UIndy junior Megan Juchcinski, a social work and psychology major, loves children and animals, so she knew that a summer internship at Sea World’s Adventure Camp in San Antonio, Texas, would be perfect for her. But there are only three such camps in the United States (the others are in Florida and San Diego). And 250 people had applied to work in the San Antonio location last summer.
Megan snagged the job.
“The other 10 counselors at the camp were from Texas and most were studying in animal-related fields such as biology or zoology,” Megan says. “But I think it was my volunteer and psychology background that really helped me get the job. They wanted someone who was interested in working with the children at the camp, rather than just working with the animals.”
Facing fearsome creatures (& animals, too)
Although Megan was trained to give informative talks about the various animals, her primary job as a camp counselor included taking the kids around the park, teaching them about animals, and participating in evening activities with them, among other typical childcare tasks.
“I worked primarily in the expedition camp, which included mostly middle school students ages 9 to 13,” she says. “There were about 30 campers per week for 10 weeks.” The campers didn’t always make it easy for Megan, of course. “We had to deal with bullying between campers and become the mediator between them sometimes. There were also a few weeks when we worked with campers with disabilities, so it was really important to be patient with them, but also stern if they got too rowdy.”
Megan credits her work at UIndy for preparing her for her summer Sea World internship. “I’ve helped with College Mentors for Kids and volunteered at Laurelwood,” Megan says, “so I was used to working with children.” (College Mentors is a program that brings elementary school kids from low-income families to campus for tutoring; Laurelwood is an Indianapolis Housing Agency community.) Megan felt that her psychology background was helpful when it came to managing her relationships with her coworkers. “We spent a significant amount of time together, so it was important to know when we needed to act like coworkers and when it was appropriate to just be friends.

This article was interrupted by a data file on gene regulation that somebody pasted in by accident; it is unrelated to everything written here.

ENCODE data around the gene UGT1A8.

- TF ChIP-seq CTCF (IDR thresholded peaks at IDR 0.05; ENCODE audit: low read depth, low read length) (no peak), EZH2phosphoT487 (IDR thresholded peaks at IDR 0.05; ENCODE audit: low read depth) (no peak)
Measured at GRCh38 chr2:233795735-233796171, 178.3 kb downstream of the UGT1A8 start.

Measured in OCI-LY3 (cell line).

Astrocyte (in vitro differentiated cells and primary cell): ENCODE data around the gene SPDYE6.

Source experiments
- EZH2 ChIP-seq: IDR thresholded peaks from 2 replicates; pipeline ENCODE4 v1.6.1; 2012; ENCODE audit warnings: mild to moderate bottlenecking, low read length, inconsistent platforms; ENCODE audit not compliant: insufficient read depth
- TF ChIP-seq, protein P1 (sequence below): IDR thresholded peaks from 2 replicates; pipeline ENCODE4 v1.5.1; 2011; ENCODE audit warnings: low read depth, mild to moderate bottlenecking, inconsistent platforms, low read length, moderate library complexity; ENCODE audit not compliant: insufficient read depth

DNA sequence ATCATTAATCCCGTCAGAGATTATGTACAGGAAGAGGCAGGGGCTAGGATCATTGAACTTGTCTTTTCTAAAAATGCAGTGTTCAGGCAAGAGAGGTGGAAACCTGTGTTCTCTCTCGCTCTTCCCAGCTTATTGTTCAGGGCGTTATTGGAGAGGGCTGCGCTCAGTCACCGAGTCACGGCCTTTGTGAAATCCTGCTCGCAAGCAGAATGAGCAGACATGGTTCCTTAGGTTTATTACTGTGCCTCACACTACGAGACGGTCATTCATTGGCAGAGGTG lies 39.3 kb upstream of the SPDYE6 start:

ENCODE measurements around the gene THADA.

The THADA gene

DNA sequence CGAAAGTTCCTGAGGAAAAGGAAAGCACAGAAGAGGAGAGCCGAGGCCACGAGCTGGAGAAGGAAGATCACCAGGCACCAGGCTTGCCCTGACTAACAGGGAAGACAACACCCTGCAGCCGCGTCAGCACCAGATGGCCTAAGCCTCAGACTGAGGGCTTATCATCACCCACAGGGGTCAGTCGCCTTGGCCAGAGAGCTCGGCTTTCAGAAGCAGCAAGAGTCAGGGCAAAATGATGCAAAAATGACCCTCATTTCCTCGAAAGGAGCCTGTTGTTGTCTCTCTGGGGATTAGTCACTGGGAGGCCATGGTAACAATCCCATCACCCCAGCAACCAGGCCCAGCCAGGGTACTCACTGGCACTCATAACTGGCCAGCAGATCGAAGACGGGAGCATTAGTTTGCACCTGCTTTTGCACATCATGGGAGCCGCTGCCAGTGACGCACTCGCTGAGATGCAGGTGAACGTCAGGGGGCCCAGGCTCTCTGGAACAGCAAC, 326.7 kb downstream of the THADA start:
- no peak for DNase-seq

Tubing in Texas
“Outside of the camp setting, we had a lot of fun together, taking trips to the River Walk in downtown San Antonio, visiting the Alamo, and partaking in a common summer activity in Texas—floating down the rivers on tubes.” Although her stint in Texas is over, there’s a lot that Megan has taken away from the internship, she says. “I learned so much about the business side of working with people. I was able to put what I’ve learned regarding ethics into practice by keeping good records and practicing confidentiality with the campers.”
Megan will work with the Jobs for America’s Graduates program for her practicum this spring. She’s trying to get a wide range of experience so that, one day, she can work with children and families, preferably in a clinical setting. She hasn’t forgotten the great time she had at Sea World, though—and would love to go back and do another summer internship.